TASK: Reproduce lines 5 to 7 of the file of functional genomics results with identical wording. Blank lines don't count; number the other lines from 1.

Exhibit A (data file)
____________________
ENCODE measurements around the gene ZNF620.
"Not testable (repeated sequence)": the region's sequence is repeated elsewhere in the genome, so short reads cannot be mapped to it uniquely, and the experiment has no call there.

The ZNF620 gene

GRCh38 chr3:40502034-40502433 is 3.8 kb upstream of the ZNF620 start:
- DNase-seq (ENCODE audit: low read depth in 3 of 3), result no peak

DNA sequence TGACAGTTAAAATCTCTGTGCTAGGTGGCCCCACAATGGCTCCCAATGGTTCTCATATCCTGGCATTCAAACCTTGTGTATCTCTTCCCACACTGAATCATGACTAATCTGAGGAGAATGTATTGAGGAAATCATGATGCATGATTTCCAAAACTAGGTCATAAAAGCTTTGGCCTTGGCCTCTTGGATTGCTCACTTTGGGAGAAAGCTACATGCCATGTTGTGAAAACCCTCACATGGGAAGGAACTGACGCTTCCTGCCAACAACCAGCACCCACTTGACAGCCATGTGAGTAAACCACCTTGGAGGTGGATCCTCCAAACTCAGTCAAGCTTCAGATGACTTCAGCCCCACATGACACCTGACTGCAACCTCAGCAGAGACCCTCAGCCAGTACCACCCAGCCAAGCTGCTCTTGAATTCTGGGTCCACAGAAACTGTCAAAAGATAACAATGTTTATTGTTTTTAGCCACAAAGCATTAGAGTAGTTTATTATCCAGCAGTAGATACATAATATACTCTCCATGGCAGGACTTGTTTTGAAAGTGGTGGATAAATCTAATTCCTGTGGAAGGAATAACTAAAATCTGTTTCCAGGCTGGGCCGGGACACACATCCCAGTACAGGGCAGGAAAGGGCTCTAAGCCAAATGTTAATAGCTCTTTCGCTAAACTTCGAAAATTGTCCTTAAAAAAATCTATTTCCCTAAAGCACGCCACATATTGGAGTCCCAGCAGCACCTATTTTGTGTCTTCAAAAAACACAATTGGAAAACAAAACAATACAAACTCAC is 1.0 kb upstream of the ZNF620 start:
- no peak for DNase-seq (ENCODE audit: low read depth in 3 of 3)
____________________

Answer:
- DNase-seq (ENCODE audit: low read depth in 3 of 3), result no peak

DNA sequence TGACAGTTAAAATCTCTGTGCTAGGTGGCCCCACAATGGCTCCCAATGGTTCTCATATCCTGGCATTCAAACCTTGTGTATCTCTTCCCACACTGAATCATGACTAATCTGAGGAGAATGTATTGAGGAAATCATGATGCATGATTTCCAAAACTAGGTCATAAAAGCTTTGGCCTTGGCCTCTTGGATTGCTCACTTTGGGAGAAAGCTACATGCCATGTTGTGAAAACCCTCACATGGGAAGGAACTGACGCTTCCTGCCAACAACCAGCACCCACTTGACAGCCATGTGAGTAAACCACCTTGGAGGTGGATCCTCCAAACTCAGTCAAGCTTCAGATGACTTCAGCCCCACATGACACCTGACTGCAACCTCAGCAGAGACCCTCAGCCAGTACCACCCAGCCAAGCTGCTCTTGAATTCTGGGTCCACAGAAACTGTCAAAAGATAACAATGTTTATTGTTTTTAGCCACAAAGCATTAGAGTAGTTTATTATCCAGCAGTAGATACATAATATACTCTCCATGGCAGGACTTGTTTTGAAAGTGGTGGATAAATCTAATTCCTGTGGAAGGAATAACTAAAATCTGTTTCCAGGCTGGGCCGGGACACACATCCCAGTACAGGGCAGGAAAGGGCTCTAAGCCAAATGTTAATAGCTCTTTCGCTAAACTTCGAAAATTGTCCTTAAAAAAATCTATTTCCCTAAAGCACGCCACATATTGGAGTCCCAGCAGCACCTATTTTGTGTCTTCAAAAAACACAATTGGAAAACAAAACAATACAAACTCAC is 1.0 kb upstream of the ZNF620 start:
- no peak for DNase-seq (ENCODE audit: low read depth in 3 of 3)